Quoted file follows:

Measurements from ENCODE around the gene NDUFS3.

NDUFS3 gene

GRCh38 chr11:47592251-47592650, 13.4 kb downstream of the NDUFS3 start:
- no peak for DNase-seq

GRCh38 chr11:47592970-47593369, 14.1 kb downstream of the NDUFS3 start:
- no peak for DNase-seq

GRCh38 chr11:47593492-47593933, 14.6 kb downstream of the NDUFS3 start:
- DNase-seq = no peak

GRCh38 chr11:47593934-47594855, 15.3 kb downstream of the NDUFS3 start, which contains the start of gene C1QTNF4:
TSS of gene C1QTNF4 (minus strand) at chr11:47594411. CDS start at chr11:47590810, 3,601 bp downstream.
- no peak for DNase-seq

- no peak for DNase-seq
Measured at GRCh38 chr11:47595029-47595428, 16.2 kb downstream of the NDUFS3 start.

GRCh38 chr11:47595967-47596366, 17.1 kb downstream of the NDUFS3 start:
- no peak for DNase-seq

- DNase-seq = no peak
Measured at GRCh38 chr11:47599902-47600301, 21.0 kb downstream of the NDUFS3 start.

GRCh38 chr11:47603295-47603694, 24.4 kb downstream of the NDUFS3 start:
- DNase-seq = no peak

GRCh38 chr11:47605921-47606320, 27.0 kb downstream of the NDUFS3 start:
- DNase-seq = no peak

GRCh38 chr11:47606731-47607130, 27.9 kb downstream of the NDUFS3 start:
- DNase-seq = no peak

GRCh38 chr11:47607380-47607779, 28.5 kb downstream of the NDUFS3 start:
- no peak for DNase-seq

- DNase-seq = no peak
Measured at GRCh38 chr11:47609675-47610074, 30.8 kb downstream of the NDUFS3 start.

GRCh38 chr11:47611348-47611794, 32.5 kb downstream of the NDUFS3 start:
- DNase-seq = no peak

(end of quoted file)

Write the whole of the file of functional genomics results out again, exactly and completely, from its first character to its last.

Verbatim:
Measurements from ENCODE around the gene NDUFS3.

NDUFS3 gene

GRCh38 chr11:47592251-47592650, 13.4 kb downstream of the NDUFS3 start:
- no peak for DNase-seq

GRCh38 chr11:47592970-47593369, 14.1 kb downstream of the NDUFS3 start:
- no peak for DNase-seq

GRCh38 chr11:47593492-47593933, 14.6 kb downstream of the NDUFS3 start:
- DNase-seq = no peak

GRCh38 chr11:47593934-47594855, 15.3 kb downstream of the NDUFS3 start, which contains the start of gene C1QTNF4:
TSS of gene C1QTNF4 (minus strand) at chr11:47594411. CDS start at chr11:47590810, 3,601 bp downstream.
- no peak for DNase-seq

- no peak for DNase-seq
Measured at GRCh38 chr11:47595029-47595428, 16.2 kb downstream of the NDUFS3 start.

GRCh38 chr11:47595967-47596366, 17.1 kb downstream of the NDUFS3 start:
- no peak for DNase-seq

- DNase-seq = no peak
Measured at GRCh38 chr11:47599902-47600301, 21.0 kb downstream of the NDUFS3 start.

GRCh38 chr11:47603295-47603694, 24.4 kb downstream of the NDUFS3 start:
- DNase-seq = no peak

GRCh38 chr11:47605921-47606320, 27.0 kb downstream of the NDUFS3 start:
- DNase-seq = no peak

GRCh38 chr11:47606731-47607130, 27.9 kb downstream of the NDUFS3 start:
- DNase-seq = no peak

GRCh38 chr11:47607380-47607779, 28.5 kb downstream of the NDUFS3 start:
- no peak for DNase-seq

- DNase-seq = no peak
Measured at GRCh38 chr11:47609675-47610074, 30.8 kb downstream of the NDUFS3 start.

GRCh38 chr11:47611348-47611794, 32.5 kb downstream of the NDUFS3 start:
- DNase-seq = no peak